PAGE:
Asif Zaman - The man behind the memes

When you talk about homegrown memes, the name Asif Zaman is sure to come up. And why wouldn't it? As one of the most prolific meme-makers in Bangladesh and being the content director of Rantages, he has built a large fan base with his continuous output of top quality content. Being a fan, I was honoured when I got the opportunity to pick the brains of the man behind the memes. Following are some of the excerpts from the interview.

How does it feel when your memes take off and start new trends?

Asif Zaman: Feels great, to be honest. It's nice to get positive responses to a meme. Even better than that is knowing that I did something new, and the chance I took paid off. For example, I was one of the first people here to make the variants of the "dance, dancer; can, cancer" meme. As great as it feels to have the memes become popular, eventually I get tired of them. At one point they're just overused and cringeworthy, and I regret bringing something like that into the world.


What is it like to have a large fanbase?

AZ: I'm not sure you could call it "large", but it is really nice. Sometimes I'll have people recognise me on the streets, and they come upto me to take pictures. Those moments are special. Of course, that's not an all too common an occurrence.

Not everything is good, however. Sometimes there are people who do not like my content. These people tend to get just a little bit triggered and form intense personal vendettas against me. But on the whole, it's a pleasant experience.


Important question - how do you pronounce "gif"?

AZ: (laughing) Hmm, good question. So I pronounce it as gif, with a hard "g" like in gift. However, I know that the creator of gif pronounces it as "jif", which is the correct way to go.


Recently you've been an admin and active participant in the Facebook group "Rantages Goatposting". What is your take on this community-based approach to meme-making and sharing?

AZ: I think Rantages Goatposting has been a very good initiative. You see, people generally want to create memes. This group gives them the perfect opportunity to do that. Not only can they create memes, but they can get feedback and recognition as well if the meme is good enough. This is a problem I used to face at the start, when I'd keep posting memes on my Facebook page but hardly get any likes. These people can get advice and help from people in the group, which will only help them make better memes in the future.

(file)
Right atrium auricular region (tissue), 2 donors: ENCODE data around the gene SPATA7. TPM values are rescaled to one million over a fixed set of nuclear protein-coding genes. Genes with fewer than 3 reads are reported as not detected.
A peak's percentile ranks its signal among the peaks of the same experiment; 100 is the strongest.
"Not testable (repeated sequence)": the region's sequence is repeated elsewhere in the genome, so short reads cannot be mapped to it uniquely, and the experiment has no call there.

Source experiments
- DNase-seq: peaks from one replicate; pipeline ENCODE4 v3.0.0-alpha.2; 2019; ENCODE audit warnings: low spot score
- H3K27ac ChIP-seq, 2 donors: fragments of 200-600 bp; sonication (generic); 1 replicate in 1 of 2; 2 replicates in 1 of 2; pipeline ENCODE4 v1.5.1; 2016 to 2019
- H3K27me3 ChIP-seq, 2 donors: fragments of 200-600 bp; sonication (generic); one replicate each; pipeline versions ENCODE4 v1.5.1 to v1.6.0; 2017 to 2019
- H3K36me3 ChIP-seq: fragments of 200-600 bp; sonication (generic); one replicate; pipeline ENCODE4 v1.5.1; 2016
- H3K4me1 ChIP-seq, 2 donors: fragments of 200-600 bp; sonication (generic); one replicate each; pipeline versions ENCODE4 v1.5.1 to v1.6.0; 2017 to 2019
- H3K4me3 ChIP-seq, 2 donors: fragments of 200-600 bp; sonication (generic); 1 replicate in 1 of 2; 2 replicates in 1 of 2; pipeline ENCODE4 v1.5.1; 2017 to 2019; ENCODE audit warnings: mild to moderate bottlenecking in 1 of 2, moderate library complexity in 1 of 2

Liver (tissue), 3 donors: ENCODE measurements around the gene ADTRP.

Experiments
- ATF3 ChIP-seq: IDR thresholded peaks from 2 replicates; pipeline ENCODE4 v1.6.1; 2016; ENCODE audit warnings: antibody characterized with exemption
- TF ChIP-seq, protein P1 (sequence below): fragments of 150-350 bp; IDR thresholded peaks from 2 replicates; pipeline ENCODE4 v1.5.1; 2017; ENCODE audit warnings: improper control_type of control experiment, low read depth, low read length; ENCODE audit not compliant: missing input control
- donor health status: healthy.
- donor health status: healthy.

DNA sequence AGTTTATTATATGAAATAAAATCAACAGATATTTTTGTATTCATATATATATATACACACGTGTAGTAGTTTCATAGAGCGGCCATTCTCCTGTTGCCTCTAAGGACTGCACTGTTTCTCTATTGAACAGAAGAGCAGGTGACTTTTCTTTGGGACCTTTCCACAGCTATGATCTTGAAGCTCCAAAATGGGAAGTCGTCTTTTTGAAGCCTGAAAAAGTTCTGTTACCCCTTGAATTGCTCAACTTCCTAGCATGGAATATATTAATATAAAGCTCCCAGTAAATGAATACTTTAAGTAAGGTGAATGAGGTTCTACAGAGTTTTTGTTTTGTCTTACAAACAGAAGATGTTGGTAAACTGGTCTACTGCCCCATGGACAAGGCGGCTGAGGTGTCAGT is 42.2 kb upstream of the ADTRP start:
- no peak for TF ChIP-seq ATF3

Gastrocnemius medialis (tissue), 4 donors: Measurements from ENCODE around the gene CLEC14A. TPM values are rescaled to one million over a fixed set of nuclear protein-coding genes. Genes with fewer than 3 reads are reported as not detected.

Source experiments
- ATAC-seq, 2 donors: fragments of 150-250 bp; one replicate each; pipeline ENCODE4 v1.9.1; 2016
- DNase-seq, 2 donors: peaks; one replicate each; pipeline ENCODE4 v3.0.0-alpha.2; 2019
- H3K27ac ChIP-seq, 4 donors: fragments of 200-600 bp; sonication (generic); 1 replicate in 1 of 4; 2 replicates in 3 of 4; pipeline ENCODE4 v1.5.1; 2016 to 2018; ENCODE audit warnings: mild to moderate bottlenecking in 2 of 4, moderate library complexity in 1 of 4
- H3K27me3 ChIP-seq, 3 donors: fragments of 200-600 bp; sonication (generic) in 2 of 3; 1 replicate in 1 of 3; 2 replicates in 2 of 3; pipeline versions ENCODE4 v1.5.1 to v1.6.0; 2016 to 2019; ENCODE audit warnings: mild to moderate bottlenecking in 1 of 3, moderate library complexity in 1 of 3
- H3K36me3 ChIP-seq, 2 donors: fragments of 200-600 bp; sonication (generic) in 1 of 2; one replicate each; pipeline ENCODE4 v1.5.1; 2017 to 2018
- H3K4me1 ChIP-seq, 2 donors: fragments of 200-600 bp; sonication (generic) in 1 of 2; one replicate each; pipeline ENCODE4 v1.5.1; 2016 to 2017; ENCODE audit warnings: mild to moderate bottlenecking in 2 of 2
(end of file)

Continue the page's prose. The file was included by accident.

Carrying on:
The flipside of this is the problems that occur whenever there a large group of people get to share and project their opinions. People tend to reinforce ideas that fit their views of humour and hate on things that are different. Because of groupthink, the members decide objectively what is funny and what isn't which hurts people whose senses of humour are slightly different.


How do you feel about the evolution of memes, from the humble rage comics to the abstract deep-fried memes? Where do you think memes are going to end up in the future?

AZ: Yes, memes have evolved quite a bit over the years. While they have tended to get more and more abstract over time, I don't think they will continue to be so. They will always be most popular in their trendy, mainstream format. In this way memes are different from art. Art can afford to be abstract and geared toward niche communities, but memes will always be targeted toward the general population. That is the target audience of memes, and memes will continue to be relatable.


What do you think of "Loss"?

AZ: I wasn't a big fan of it initially, but over time it's exceeded my expectations and now I can't say I dislike it.


What are your views on censorship, and on people who try to stop memes because they get offended?

AZ: When it comes to censorship, my views are quite liberal. Humour should fall within free speech. You have a right to make something as offensive as you want, and I have the right to get as offended as I want. Unless it's blatant hate speech or an unfiltered flow of fake news, our free speech should not be curtailed through self-censorship, and humour should be a part of that. There are a lot of people online who want to make edgy content while still getting offended at other things, but that's not how it works. If you want to offend people, you have to be okay with getting offended yourself.


What are your long term plans, and how long do you think you will keep making memes?

AZ: Once I graduate, I'd like it if I could get a job at a content agency. The skills needed there would be similar to ones I've picked up on while making memes. As for making memes, there is no fixed plan. If I woke up tomorrow and didn't want to make memes anymore, I'd stop that instant. I make memes because I love to, and I'll keep making them as long as the love is there.


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